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The glacier-polished granite shone brightly in the magic light of late afternoon.

I was really tired, and thinking of bed by 6:00. But it was way too sunny and beautiful out to retreat to my tent. Smoke started to blow in from the Yosemite fire, but it appeared to be high up, and we couldn’t smell it. The wildflower fields continue to amaze us, with lupine and aster joined by vetch, mariposa lilies, shooting stars, columbines, penstemon, and a myriad of flowers whose names I don’t know.

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A natural jigsaw puzzle near or camp.

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still life

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The only other humanoid for miles around kept watch over our camp.

IMG_7764I am feeling much more comfortable with the map and compass now. For some reason, though we get no phone signal, Barbara’s iPhone is still able to find us on Google Maps. That seems rather sinister to me, but it does really help to have another point of reference to corroborate my semi-educated guesses. We walk in Beauty.

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Our camp, nestled among the boulders.

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Every tree was worthy of a portrait.

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It’s a hard life for plants in this environment.

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A perfect bonsai and cushion buckwheat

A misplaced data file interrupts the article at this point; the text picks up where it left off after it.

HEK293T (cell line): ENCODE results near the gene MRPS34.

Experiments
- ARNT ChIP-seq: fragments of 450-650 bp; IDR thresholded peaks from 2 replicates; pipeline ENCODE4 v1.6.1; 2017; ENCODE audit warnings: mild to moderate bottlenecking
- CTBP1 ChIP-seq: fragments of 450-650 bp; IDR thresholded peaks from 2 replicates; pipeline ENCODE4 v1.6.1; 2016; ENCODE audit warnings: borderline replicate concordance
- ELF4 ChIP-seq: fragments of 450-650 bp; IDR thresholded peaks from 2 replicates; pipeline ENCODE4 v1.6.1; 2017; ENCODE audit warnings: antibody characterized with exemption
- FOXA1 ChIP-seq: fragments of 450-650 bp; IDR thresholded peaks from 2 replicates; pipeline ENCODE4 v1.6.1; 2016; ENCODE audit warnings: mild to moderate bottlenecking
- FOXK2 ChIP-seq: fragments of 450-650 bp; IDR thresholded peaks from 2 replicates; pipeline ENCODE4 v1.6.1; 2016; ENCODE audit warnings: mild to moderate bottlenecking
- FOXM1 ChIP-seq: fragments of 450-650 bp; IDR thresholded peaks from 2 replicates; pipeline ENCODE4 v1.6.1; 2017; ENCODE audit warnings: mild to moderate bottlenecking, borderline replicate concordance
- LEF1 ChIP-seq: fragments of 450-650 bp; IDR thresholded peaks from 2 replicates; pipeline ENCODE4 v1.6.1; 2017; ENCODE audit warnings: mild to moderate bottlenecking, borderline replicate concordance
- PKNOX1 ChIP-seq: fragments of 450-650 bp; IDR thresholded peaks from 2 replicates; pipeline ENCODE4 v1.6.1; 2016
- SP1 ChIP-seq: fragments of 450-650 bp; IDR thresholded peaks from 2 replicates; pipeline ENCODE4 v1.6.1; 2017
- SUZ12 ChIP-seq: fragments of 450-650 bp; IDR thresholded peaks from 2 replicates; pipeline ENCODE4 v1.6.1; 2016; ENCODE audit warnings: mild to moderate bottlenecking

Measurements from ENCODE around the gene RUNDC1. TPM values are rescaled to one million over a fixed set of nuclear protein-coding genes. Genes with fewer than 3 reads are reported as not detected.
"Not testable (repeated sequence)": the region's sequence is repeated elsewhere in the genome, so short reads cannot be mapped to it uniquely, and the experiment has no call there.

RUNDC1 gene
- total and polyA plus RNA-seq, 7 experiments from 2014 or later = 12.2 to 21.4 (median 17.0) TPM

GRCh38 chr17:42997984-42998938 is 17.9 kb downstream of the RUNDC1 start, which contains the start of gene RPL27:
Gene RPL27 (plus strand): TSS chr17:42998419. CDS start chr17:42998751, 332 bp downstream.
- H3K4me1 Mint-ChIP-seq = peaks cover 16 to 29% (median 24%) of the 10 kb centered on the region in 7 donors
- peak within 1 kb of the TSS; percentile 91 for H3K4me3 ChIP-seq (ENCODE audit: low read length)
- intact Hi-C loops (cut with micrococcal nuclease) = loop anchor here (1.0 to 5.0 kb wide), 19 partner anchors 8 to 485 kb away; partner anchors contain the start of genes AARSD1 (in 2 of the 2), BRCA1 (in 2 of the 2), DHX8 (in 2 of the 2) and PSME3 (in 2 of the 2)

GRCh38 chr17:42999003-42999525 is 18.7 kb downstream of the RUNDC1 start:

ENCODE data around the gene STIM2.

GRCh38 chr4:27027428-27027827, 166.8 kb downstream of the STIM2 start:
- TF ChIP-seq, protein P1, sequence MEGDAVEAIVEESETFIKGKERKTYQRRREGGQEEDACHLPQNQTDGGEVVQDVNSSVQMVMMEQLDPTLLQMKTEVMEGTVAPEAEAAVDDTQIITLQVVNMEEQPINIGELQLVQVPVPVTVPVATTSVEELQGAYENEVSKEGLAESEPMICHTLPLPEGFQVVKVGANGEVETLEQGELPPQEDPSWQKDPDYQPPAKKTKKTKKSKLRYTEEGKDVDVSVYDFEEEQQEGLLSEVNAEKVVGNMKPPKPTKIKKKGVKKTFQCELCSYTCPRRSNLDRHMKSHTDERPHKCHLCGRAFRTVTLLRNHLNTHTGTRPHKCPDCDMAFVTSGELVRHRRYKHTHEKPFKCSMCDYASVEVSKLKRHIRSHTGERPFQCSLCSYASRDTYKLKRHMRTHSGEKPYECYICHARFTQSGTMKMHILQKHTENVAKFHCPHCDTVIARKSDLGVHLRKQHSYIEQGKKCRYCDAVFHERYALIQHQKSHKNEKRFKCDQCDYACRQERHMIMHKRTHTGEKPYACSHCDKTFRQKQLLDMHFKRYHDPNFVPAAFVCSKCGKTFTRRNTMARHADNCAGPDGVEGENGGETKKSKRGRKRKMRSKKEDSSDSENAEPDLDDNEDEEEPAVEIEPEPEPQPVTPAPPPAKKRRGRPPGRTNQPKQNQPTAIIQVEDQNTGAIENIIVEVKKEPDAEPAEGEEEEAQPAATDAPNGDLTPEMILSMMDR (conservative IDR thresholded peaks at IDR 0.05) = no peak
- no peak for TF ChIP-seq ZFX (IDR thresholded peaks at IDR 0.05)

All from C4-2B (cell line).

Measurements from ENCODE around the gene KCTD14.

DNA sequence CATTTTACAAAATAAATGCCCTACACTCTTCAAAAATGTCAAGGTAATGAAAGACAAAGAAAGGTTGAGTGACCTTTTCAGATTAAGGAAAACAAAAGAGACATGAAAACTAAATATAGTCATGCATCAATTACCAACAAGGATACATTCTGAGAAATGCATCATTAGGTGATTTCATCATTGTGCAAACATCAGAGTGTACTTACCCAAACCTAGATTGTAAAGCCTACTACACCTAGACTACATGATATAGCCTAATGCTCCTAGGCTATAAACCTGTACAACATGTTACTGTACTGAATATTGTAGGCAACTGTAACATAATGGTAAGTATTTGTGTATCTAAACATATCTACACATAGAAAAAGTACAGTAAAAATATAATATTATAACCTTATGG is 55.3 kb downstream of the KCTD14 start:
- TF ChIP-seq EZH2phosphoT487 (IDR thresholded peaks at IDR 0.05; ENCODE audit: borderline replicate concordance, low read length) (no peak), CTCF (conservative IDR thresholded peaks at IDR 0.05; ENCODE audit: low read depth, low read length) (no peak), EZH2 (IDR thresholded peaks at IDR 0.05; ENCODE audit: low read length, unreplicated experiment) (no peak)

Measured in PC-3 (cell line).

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Barbara glowing in the magic light.

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Barbara brought a small book by Thich Nhat Hanh on being present and practicing the Buddhist principle of “aimlessness.” She ripped it in half, so that we could both read it. Today, we managed to do that a lot Every day up here, without an agenda other than to keep to a very loose itinerary, keeps me very much in the moment.

We made ourselves stay up long enough to watch the sun’s fiery orange ball sink out of sight into the smoky Central Valley. Then it was off to sleep by about 8:30. I woke several times in the night to star-gaze from the comfort of my bag, watching the slow drift of the Milky Way snake across the sky. So beautiful and clear!

 

Today was 9.1 miles.

7 thoughts on “Losing the Trail

    • Well, we were in the trees, so dawn was nothing to shout about. Sunset happened early because of the big volcanic ridge to the west of the lake, so that wasn’t much to remember, either. But the air was sweet and I slept well…